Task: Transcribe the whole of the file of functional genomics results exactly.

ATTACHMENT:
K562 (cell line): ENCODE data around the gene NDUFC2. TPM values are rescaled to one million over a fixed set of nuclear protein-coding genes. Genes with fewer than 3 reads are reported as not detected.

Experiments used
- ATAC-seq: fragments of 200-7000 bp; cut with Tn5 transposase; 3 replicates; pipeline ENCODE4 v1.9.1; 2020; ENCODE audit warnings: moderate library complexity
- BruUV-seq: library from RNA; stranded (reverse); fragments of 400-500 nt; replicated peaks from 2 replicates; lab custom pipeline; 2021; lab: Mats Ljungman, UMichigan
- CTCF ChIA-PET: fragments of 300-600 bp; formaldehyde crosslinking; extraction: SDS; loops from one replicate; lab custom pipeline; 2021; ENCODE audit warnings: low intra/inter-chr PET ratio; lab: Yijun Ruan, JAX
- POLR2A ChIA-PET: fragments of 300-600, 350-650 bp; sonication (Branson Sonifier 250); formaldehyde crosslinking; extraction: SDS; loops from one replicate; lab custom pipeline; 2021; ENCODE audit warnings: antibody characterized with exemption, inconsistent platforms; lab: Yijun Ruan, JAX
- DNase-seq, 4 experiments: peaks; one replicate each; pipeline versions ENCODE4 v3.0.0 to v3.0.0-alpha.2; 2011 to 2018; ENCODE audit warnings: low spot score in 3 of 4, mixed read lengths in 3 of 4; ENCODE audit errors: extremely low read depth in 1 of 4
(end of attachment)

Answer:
K562 (cell line): ENCODE data around the gene NDUFC2. TPM values are rescaled to one million over a fixed set of nuclear protein-coding genes. Genes with fewer than 3 reads are reported as not detected.

Experiments used
- ATAC-seq: fragments of 200-7000 bp; cut with Tn5 transposase; 3 replicates; pipeline ENCODE4 v1.9.1; 2020; ENCODE audit warnings: moderate library complexity
- BruUV-seq: library from RNA; stranded (reverse); fragments of 400-500 nt; replicated peaks from 2 replicates; lab custom pipeline; 2021; lab: Mats Ljungman, UMichigan
- CTCF ChIA-PET: fragments of 300-600 bp; formaldehyde crosslinking; extraction: SDS; loops from one replicate; lab custom pipeline; 2021; ENCODE audit warnings: low intra/inter-chr PET ratio; lab: Yijun Ruan, JAX
- POLR2A ChIA-PET: fragments of 300-600, 350-650 bp; sonication (Branson Sonifier 250); formaldehyde crosslinking; extraction: SDS; loops from one replicate; lab custom pipeline; 2021; ENCODE audit warnings: antibody characterized with exemption, inconsistent platforms; lab: Yijun Ruan, JAX
- DNase-seq, 4 experiments: peaks; one replicate each; pipeline versions ENCODE4 v3.0.0 to v3.0.0-alpha.2; 2011 to 2018; ENCODE audit warnings: low spot score in 3 of 4, mixed read lengths in 3 of 4; ENCODE audit errors: extremely low read depth in 1 of 4